A young White Rock girl with a love of debate took her prowess to the international stage this year – and walked away with gold.
Pratyasha Awasthi, a Grade 6 student, learned April 3 that she was among four top finishers in Eye Level Learning Centre’s 2020 Oratacular, a North America-wide competition open to students in Grades 1-8.
Challenged to talk about an invention she thought would change the world, the 11-year-old came up with an idea for the ‘Doc In Closet’ – a coat that can do medical checkups, diagnose conditions, administer blood tests and more.
“Just put it on and it can talk to you about your problems and diagnose you right away – and zero wait times,” Awasthi explains in her speech.
“You can even play games on it, to distract yourself while Doc In Closet does a full body scan and even orders medication.”
Awasthi, who attends the Surrey Academy of Innovative Learning (SAIL) at Brookside Elementary, told Peace Arch News that she got an idea for the device while attending a challenge program earlier this year that focused on epidemiology – before the pandemic was “a big thing.”
“I thought it would be really helpful for countries around the world that don’t have that many doctors,” Awasthi told PAN.
“It was a lot of things (that led to the idea) and they all kind of seemed to point in the same direction, of something medical, and I thought, what’s something we use every day?
“The first thing that came to my mind was a shirt. But then I thought a coat would be a better idea, because you can just put it on and take it off.”
Other competitors’ inventions ranged from human wings and robots operating hospitals to a cure for the common cold and COVID-19.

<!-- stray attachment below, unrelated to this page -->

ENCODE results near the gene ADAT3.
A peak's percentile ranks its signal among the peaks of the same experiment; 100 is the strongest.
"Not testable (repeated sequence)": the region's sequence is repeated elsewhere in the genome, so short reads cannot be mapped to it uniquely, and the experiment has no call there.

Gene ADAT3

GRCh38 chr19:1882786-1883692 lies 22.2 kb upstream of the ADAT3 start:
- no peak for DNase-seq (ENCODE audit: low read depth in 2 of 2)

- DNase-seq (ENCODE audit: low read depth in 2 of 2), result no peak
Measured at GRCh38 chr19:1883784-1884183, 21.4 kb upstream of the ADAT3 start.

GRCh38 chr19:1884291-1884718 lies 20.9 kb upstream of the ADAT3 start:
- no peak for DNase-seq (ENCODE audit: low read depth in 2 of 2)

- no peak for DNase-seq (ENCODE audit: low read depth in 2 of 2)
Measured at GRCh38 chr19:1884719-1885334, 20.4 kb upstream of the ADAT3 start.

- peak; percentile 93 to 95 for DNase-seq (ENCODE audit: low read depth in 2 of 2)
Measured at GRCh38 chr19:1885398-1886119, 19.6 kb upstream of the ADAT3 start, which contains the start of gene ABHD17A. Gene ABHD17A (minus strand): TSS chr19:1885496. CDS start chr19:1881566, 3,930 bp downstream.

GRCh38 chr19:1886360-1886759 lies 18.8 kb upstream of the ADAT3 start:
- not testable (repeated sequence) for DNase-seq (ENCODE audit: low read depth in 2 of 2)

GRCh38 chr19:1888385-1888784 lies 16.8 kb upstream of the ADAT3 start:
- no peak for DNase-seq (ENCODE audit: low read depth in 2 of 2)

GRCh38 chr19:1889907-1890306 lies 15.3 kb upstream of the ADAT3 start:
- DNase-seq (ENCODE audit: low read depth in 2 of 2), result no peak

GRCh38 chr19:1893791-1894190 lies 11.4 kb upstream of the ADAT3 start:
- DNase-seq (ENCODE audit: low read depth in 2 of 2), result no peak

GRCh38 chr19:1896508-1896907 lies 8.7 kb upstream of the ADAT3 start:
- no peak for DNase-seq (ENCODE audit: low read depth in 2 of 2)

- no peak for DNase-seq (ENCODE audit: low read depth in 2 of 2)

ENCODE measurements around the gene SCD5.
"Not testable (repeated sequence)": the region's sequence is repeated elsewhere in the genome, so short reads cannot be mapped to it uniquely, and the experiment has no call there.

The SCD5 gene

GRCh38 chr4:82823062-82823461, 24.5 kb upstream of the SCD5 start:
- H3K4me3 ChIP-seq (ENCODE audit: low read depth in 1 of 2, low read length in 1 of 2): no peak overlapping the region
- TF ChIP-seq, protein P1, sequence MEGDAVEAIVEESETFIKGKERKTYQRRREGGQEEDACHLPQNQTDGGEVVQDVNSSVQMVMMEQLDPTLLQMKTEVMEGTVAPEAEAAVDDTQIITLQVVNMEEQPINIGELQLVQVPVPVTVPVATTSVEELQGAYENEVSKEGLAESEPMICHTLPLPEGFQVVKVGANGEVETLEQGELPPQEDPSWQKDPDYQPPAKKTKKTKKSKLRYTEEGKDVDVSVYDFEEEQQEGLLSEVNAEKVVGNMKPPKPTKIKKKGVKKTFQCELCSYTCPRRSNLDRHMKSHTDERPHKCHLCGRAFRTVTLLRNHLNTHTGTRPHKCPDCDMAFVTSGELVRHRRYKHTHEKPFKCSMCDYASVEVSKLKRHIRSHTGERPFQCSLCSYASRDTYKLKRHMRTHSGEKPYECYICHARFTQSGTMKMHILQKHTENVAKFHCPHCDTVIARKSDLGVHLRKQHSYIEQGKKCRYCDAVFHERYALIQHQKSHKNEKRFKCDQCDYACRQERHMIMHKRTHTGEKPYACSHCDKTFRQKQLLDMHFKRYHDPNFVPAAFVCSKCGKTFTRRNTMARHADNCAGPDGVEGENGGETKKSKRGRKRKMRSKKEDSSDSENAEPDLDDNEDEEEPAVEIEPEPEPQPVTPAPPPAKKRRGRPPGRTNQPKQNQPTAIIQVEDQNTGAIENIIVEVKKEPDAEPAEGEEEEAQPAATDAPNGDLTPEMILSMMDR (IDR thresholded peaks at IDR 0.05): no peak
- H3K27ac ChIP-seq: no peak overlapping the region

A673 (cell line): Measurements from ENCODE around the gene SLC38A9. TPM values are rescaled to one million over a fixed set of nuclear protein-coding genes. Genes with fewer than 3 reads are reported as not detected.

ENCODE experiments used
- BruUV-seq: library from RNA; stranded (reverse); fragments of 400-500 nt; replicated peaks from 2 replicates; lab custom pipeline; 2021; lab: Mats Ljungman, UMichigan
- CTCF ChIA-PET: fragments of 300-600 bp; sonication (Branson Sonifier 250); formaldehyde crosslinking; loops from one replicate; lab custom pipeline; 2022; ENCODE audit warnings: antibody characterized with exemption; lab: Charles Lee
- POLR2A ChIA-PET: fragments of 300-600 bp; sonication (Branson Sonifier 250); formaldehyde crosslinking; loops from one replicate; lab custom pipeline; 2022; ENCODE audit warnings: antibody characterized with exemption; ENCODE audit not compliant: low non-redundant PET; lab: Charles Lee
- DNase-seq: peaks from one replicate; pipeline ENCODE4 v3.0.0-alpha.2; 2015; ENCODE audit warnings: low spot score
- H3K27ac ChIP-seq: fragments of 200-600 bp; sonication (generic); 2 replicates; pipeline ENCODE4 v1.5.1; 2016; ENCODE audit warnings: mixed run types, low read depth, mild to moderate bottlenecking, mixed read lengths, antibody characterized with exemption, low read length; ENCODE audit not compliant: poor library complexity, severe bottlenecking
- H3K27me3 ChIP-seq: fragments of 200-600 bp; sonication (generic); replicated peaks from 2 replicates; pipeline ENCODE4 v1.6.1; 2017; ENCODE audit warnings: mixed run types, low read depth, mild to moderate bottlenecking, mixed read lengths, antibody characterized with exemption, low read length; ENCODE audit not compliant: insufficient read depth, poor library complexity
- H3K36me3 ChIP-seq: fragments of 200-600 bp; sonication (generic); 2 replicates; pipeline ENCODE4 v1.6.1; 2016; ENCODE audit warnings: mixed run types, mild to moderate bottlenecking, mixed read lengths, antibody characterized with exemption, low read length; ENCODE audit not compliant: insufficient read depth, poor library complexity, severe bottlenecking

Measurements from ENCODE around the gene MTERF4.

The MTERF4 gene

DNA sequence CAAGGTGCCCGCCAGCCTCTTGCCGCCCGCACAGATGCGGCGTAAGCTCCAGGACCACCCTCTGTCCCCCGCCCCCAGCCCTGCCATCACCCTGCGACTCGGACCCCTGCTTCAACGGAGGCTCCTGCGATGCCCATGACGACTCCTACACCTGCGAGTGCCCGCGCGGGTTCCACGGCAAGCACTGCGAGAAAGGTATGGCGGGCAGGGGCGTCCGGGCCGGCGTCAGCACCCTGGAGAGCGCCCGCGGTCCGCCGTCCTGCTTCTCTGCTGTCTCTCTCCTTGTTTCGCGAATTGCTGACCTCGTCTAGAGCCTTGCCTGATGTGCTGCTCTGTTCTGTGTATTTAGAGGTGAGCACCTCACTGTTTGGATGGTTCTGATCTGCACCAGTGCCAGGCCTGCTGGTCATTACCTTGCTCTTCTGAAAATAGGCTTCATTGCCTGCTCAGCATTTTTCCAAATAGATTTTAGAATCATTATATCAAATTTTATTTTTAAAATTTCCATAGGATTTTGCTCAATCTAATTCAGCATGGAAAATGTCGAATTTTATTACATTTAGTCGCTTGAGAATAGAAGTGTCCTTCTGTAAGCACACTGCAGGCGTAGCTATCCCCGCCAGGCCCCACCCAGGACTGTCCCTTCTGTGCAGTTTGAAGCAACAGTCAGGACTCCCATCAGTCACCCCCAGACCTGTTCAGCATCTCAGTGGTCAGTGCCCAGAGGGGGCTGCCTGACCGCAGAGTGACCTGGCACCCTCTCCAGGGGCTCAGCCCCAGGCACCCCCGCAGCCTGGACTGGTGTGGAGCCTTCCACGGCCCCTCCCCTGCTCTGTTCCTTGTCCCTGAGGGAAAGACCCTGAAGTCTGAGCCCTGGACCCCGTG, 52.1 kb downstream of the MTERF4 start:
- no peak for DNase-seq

Awasthi, who plans to become a cardio-thoracic surgeon, said she had wanted to include in her speech the potential for Doc In Closet to help save lives during the COVID-19 crisis, but ran out of time. Entries were limited to three to five minutes, she said.
Videos of each competitor’s speech were posted to YouTube, and public votes were factored into the judges’ final decisions.
Awasthi – who also entered last year, sharing her opinions on war – said she was “really surprised” to clinch the win. She said she took time to study last year’s winning speeches to see what they had in common, and adapted her entry to a similar structure.
And while she’s disappointed the prize of a trip to Seoul, Korea to participate in a Model United Nations camp is off the table due to the pandemic – winners will receive US$500 instead – Awasthi said she’s “definitely” not dissuaded from taking another crack at the title next year.
She said she plans to donate US$100 of her prize money to Peace Arch Hospital.